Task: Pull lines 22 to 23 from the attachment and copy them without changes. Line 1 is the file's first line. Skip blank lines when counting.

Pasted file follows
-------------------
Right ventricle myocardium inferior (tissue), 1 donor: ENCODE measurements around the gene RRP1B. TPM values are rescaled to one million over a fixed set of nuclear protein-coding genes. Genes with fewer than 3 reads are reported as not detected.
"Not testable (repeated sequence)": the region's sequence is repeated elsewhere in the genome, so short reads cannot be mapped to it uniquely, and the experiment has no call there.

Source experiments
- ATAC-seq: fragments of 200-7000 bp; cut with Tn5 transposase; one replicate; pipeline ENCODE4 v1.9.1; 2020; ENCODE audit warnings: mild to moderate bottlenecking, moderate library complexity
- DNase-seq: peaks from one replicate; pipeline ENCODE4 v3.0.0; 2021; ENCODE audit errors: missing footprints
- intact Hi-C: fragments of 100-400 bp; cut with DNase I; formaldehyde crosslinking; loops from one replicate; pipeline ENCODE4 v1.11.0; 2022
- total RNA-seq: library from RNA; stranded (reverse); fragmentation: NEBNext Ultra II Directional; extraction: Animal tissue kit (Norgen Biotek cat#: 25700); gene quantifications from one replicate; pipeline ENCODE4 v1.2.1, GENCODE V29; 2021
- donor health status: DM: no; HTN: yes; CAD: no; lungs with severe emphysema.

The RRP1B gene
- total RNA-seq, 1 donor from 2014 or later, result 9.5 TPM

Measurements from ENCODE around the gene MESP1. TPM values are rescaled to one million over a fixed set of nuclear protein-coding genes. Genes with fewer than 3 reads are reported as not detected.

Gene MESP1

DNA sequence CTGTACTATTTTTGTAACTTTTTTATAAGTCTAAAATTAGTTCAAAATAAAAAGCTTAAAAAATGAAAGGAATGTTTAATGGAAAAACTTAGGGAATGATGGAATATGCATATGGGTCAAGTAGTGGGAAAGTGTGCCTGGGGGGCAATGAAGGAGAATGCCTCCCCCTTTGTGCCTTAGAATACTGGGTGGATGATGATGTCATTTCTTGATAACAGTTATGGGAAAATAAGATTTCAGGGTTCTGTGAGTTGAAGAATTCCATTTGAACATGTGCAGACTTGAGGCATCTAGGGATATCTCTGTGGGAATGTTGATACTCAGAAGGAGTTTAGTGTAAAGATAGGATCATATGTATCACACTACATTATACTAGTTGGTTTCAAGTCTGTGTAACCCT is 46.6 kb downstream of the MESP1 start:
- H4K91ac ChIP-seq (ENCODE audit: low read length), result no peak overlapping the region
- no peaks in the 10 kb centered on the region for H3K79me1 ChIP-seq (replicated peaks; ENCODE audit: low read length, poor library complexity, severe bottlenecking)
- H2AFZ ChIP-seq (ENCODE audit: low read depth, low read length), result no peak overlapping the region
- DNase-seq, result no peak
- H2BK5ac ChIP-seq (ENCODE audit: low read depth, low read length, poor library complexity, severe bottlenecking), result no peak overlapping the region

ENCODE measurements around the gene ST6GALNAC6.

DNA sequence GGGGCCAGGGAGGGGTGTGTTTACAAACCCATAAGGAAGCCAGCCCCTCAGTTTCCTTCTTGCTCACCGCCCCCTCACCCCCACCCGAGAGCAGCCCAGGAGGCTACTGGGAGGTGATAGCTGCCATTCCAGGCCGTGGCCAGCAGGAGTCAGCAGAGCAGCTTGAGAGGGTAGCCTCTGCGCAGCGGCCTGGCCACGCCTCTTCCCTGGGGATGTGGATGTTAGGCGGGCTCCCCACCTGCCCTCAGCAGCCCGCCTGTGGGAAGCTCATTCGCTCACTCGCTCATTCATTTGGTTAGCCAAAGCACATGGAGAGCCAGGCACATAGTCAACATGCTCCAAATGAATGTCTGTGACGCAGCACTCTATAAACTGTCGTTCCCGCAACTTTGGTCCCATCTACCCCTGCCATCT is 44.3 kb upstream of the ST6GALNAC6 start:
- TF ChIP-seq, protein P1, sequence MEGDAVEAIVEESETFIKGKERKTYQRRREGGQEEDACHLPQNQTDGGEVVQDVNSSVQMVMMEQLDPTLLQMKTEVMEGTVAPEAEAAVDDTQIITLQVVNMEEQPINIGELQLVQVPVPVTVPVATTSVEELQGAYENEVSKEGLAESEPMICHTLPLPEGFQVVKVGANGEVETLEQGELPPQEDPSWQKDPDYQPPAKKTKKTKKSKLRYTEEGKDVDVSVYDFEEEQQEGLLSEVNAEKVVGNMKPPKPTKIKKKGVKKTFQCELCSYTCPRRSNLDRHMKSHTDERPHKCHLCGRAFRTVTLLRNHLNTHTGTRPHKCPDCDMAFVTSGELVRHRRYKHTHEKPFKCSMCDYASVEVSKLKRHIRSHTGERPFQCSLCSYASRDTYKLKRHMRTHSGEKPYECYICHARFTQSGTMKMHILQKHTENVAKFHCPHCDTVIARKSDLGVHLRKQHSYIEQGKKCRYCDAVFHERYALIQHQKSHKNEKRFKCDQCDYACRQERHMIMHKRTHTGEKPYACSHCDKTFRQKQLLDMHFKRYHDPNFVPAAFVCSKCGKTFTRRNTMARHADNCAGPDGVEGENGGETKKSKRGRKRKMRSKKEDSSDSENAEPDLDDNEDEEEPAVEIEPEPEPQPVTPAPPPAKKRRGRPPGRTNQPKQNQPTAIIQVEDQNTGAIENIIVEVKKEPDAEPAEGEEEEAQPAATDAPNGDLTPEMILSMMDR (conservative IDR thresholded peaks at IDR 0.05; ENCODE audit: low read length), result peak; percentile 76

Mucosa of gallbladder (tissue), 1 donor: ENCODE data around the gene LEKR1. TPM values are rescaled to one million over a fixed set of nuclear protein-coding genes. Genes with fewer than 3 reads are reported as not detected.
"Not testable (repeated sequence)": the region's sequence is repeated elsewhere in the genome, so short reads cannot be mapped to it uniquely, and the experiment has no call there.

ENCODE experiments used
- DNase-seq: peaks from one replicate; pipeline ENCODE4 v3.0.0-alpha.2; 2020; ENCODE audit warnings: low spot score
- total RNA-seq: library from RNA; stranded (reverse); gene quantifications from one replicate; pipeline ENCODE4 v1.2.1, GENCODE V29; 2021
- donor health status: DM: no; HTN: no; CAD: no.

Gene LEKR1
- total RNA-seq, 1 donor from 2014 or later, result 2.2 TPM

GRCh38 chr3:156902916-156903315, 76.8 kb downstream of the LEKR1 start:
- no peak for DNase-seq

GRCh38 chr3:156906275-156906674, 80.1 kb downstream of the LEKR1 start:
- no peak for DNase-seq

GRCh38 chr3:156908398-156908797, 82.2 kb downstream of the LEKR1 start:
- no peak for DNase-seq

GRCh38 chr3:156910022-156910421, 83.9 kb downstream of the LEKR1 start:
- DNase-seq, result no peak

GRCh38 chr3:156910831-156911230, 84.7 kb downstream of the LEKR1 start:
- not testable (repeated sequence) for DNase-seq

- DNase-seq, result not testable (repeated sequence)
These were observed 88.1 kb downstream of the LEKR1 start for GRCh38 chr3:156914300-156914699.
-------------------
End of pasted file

Mucosa of gallbladder (tissue), 1 donor: ENCODE data around the gene LEKR1. TPM values are rescaled to one million over a fixed set of nuclear protein-coding genes. Genes with fewer than 3 reads are reported as not detected.
"Not testable (repeated sequence)": the region's sequence is repeated elsewhere in the genome, so short reads cannot be mapped to it uniquely, and the experiment has no call there.